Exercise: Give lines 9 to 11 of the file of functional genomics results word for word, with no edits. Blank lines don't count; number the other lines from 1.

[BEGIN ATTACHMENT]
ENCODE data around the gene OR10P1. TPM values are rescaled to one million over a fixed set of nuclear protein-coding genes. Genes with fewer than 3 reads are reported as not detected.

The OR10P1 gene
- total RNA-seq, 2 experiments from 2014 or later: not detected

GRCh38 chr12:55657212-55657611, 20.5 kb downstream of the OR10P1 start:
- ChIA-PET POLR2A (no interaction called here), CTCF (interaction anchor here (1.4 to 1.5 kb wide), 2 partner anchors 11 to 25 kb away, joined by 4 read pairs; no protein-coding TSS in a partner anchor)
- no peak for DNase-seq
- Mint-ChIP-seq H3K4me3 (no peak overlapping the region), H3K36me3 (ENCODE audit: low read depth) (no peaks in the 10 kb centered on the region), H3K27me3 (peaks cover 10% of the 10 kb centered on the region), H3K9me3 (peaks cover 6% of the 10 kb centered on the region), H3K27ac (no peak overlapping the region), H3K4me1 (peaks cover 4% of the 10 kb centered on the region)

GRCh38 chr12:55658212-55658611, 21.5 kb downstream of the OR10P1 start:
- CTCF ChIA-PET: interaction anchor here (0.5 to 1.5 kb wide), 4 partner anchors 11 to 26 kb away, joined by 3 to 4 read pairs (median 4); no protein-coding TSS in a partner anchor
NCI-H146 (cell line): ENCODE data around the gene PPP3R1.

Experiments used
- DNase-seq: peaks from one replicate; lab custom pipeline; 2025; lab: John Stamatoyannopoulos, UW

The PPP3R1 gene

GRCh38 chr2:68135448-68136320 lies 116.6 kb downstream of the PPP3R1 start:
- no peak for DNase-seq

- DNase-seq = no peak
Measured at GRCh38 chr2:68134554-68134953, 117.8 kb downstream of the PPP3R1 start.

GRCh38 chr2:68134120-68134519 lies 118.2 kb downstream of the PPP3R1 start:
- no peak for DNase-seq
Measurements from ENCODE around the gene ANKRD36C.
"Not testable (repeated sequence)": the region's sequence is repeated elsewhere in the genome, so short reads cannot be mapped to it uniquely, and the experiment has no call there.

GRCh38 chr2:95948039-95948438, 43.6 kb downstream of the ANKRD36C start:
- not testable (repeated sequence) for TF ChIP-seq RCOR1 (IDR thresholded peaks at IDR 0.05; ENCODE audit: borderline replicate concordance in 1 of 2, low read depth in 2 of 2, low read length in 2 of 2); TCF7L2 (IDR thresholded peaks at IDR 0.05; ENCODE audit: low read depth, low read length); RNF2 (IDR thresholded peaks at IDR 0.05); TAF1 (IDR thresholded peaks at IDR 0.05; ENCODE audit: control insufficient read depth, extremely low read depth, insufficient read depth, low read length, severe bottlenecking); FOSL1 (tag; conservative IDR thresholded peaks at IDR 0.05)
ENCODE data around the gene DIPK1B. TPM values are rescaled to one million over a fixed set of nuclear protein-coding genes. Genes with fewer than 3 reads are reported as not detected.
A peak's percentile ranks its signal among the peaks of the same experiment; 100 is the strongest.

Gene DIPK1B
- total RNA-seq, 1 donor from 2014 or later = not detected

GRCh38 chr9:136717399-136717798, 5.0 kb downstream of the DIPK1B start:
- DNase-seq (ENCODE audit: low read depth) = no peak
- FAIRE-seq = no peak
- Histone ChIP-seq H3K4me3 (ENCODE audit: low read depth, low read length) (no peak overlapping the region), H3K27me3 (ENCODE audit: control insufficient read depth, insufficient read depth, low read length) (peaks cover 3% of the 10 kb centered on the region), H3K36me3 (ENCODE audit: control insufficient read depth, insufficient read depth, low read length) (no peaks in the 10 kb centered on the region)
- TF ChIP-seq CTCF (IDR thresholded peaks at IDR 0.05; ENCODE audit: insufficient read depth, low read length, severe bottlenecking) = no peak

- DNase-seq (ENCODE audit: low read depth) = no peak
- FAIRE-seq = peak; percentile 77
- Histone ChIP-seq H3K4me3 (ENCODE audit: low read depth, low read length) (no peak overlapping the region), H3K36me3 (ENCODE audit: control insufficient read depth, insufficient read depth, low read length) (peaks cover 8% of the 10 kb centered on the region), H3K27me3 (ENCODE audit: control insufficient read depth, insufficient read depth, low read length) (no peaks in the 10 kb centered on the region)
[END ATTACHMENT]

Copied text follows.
- CTCF ChIA-PET: interaction anchor here (0.5 to 1.5 kb wide), 4 partner anchors 11 to 26 kb away, joined by 3 to 4 read pairs (median 4); no protein-coding TSS in a partner anchor
NCI-H146 (cell line): ENCODE data around the gene PPP3R1.

Experiments used